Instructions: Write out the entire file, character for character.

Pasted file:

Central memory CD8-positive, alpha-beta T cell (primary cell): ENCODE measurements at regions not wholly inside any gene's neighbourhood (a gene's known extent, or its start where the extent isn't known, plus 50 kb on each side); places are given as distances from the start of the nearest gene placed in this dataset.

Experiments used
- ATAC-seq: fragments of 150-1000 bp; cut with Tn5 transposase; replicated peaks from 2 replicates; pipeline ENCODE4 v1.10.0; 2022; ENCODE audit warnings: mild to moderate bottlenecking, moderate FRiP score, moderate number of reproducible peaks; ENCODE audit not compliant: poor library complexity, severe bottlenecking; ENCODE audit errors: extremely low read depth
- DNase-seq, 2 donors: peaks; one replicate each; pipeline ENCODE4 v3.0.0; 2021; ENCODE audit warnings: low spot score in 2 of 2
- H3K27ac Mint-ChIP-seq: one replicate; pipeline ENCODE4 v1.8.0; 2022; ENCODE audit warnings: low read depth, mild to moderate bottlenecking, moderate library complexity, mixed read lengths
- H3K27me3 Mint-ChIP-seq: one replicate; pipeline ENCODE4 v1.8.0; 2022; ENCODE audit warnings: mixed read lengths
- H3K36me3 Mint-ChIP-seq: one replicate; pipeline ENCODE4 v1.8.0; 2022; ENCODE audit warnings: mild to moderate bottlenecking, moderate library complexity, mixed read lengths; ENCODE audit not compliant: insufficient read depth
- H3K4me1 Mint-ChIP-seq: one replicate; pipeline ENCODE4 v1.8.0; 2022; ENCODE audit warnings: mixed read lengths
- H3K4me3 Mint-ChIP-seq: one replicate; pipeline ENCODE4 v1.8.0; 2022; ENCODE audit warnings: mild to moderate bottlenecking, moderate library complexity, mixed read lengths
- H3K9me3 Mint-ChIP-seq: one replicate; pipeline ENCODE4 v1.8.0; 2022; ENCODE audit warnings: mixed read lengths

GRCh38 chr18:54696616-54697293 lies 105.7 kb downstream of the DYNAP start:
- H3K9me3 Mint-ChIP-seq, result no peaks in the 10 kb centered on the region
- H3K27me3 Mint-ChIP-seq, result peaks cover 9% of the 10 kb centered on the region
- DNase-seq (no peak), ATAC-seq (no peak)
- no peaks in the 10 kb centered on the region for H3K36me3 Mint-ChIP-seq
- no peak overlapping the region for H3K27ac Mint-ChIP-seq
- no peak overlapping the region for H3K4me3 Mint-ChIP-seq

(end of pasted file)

Central memory CD8-positive, alpha-beta T cell (primary cell): ENCODE measurements at regions not wholly inside any gene's neighbourhood (a gene's known extent, or its start where the extent isn't known, plus 50 kb on each side); places are given as distances from the start of the nearest gene placed in this dataset.

Experiments used
- ATAC-seq: fragments of 150-1000 bp; cut with Tn5 transposase; replicated peaks from 2 replicates; pipeline ENCODE4 v1.10.0; 2022; ENCODE audit warnings: mild to moderate bottlenecking, moderate FRiP score, moderate number of reproducible peaks; ENCODE audit not compliant: poor library complexity, severe bottlenecking; ENCODE audit errors: extremely low read depth
- DNase-seq, 2 donors: peaks; one replicate each; pipeline ENCODE4 v3.0.0; 2021; ENCODE audit warnings: low spot score in 2 of 2
- H3K27ac Mint-ChIP-seq: one replicate; pipeline ENCODE4 v1.8.0; 2022; ENCODE audit warnings: low read depth, mild to moderate bottlenecking, moderate library complexity, mixed read lengths
- H3K27me3 Mint-ChIP-seq: one replicate; pipeline ENCODE4 v1.8.0; 2022; ENCODE audit warnings: mixed read lengths
- H3K36me3 Mint-ChIP-seq: one replicate; pipeline ENCODE4 v1.8.0; 2022; ENCODE audit warnings: mild to moderate bottlenecking, moderate library complexity, mixed read lengths; ENCODE audit not compliant: insufficient read depth
- H3K4me1 Mint-ChIP-seq: one replicate; pipeline ENCODE4 v1.8.0; 2022; ENCODE audit warnings: mixed read lengths
- H3K4me3 Mint-ChIP-seq: one replicate; pipeline ENCODE4 v1.8.0; 2022; ENCODE audit warnings: mild to moderate bottlenecking, moderate library complexity, mixed read lengths
- H3K9me3 Mint-ChIP-seq: one replicate; pipeline ENCODE4 v1.8.0; 2022; ENCODE audit warnings: mixed read lengths

GRCh38 chr18:54696616-54697293 lies 105.7 kb downstream of the DYNAP start:
- H3K9me3 Mint-ChIP-seq, result no peaks in the 10 kb centered on the region
- H3K27me3 Mint-ChIP-seq, result peaks cover 9% of the 10 kb centered on the region
- DNase-seq (no peak), ATAC-seq (no peak)
- no peaks in the 10 kb centered on the region for H3K36me3 Mint-ChIP-seq
- no peak overlapping the region for H3K27ac Mint-ChIP-seq
- no peak overlapping the region for H3K4me3 Mint-ChIP-seq